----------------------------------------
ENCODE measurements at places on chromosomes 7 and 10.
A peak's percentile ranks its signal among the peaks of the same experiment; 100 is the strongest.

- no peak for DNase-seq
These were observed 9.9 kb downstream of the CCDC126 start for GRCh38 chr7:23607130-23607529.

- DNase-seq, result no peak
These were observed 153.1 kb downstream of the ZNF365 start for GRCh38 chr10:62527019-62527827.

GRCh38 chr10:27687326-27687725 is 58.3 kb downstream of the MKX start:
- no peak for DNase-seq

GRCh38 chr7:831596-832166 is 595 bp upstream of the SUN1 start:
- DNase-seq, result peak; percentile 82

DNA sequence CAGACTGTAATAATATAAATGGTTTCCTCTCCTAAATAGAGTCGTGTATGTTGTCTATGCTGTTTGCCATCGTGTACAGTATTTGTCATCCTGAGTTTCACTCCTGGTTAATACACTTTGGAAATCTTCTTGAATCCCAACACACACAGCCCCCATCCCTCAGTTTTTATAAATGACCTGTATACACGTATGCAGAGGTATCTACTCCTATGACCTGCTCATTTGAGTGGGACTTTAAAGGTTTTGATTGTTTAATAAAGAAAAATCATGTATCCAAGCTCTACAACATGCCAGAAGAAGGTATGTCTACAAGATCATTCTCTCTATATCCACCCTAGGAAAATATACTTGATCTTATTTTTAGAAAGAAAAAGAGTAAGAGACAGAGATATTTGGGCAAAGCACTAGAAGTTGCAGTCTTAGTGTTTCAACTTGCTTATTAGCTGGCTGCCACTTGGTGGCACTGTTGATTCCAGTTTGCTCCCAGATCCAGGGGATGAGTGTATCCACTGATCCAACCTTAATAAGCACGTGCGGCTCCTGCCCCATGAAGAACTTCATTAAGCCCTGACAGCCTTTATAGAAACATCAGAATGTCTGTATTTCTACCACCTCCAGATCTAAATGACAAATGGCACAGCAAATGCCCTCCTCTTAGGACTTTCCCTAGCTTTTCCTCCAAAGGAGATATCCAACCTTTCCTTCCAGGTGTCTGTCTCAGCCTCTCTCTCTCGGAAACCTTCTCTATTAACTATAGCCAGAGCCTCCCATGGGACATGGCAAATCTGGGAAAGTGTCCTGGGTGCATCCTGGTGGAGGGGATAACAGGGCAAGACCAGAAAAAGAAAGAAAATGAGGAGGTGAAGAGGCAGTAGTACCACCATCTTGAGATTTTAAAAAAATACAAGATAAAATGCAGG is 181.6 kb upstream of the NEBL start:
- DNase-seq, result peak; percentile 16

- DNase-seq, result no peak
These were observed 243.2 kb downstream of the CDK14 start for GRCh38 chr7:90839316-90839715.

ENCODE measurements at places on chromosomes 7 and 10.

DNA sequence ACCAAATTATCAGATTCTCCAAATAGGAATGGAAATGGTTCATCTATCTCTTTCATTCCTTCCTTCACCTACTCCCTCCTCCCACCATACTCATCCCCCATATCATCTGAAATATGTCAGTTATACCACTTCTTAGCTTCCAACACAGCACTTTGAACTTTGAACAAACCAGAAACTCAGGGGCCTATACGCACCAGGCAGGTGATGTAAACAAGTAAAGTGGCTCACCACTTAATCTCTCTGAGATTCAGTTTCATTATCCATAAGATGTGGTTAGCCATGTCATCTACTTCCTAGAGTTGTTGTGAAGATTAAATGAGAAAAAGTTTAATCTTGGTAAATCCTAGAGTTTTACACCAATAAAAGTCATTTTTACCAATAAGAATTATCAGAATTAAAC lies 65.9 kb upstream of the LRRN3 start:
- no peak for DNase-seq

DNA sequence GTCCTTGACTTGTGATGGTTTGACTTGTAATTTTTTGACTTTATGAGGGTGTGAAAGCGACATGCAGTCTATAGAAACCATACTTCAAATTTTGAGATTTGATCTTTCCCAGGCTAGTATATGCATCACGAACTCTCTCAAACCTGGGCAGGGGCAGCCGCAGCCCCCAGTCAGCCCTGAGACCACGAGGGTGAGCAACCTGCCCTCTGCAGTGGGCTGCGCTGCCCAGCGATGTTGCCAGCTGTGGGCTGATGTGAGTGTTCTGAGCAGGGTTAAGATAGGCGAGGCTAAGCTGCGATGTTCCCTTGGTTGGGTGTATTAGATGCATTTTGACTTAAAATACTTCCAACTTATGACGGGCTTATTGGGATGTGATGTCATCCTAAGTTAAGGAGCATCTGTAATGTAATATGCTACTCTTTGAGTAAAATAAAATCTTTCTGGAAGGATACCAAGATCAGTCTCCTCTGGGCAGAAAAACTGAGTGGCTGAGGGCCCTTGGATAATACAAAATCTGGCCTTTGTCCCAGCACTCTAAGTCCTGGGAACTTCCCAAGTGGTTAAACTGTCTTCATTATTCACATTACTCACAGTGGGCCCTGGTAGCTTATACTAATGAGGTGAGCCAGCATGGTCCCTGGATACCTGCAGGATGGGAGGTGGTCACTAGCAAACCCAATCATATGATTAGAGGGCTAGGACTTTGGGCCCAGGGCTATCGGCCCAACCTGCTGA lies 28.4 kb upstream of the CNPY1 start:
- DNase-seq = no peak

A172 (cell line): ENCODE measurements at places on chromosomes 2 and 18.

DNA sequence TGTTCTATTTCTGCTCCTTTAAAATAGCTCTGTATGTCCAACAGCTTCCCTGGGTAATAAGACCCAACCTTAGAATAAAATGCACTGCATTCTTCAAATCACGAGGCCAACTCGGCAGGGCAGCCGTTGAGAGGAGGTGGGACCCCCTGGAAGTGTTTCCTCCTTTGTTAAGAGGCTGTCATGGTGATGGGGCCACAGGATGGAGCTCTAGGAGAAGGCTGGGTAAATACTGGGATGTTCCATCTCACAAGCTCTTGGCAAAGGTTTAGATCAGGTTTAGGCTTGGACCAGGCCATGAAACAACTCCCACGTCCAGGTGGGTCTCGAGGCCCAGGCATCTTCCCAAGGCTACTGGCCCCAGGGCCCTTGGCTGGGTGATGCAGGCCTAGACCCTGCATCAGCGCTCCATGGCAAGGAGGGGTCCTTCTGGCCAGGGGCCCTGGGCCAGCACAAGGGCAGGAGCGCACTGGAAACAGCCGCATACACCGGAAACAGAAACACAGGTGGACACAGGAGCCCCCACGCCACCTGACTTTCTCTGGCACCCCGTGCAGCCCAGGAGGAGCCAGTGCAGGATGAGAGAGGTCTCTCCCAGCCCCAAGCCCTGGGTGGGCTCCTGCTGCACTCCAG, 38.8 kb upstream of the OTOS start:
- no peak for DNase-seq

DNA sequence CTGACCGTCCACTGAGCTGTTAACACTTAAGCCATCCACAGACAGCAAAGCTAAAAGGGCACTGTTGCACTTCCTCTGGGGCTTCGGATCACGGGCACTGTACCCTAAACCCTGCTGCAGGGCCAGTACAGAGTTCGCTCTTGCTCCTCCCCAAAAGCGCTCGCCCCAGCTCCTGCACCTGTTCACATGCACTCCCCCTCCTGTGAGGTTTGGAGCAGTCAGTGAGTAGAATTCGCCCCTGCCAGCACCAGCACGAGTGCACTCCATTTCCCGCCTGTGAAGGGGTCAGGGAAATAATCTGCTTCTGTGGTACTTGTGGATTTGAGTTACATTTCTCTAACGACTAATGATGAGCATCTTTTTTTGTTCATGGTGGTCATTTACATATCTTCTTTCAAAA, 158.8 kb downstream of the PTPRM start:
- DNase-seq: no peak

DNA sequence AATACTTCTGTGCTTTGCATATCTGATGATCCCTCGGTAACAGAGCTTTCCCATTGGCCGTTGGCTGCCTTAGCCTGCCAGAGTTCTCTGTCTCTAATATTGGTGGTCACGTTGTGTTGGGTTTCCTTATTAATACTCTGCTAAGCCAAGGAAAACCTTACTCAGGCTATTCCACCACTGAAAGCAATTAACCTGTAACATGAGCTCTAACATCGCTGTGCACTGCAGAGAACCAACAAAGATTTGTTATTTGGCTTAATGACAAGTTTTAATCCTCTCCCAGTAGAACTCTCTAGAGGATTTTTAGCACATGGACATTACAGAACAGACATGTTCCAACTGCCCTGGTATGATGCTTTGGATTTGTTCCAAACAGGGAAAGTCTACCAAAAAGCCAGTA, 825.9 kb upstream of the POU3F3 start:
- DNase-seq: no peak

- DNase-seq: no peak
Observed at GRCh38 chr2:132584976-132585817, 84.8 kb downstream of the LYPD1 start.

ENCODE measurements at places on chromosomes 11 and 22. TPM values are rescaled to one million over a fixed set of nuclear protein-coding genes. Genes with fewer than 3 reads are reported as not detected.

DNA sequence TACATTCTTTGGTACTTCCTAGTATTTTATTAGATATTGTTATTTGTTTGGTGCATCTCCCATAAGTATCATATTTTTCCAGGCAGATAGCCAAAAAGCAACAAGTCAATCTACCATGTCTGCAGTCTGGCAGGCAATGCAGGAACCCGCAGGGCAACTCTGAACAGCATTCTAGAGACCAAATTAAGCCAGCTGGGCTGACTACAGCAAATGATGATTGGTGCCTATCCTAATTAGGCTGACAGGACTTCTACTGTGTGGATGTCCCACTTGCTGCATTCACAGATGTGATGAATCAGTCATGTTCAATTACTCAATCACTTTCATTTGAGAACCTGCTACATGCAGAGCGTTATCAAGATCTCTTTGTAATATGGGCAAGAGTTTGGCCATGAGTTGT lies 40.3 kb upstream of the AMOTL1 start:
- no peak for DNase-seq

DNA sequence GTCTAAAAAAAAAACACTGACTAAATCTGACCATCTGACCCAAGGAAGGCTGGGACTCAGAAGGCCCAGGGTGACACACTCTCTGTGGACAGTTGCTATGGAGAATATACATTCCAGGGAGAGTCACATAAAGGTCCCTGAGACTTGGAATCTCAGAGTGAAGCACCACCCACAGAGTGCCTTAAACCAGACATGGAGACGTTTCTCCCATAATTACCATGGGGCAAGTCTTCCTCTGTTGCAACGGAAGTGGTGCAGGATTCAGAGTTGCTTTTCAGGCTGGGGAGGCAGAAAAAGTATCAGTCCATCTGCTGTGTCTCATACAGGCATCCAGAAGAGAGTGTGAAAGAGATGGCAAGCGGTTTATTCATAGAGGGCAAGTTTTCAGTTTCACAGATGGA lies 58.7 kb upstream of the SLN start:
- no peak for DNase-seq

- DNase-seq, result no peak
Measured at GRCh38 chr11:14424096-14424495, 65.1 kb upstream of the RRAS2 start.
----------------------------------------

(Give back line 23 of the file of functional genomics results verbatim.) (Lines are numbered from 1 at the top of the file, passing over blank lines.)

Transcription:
DNA sequence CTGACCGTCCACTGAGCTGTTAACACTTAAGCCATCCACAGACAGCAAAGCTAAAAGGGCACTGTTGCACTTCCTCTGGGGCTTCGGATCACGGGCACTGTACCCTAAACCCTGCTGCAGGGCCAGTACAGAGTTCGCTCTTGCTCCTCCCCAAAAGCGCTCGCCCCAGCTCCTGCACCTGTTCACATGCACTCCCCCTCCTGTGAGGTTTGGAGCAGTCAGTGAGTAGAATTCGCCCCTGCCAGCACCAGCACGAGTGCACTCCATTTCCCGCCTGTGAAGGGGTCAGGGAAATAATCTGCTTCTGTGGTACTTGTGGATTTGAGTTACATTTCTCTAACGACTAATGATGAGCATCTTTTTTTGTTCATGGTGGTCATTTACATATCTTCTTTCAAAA, 158.8 kb downstream of the PTPRM start: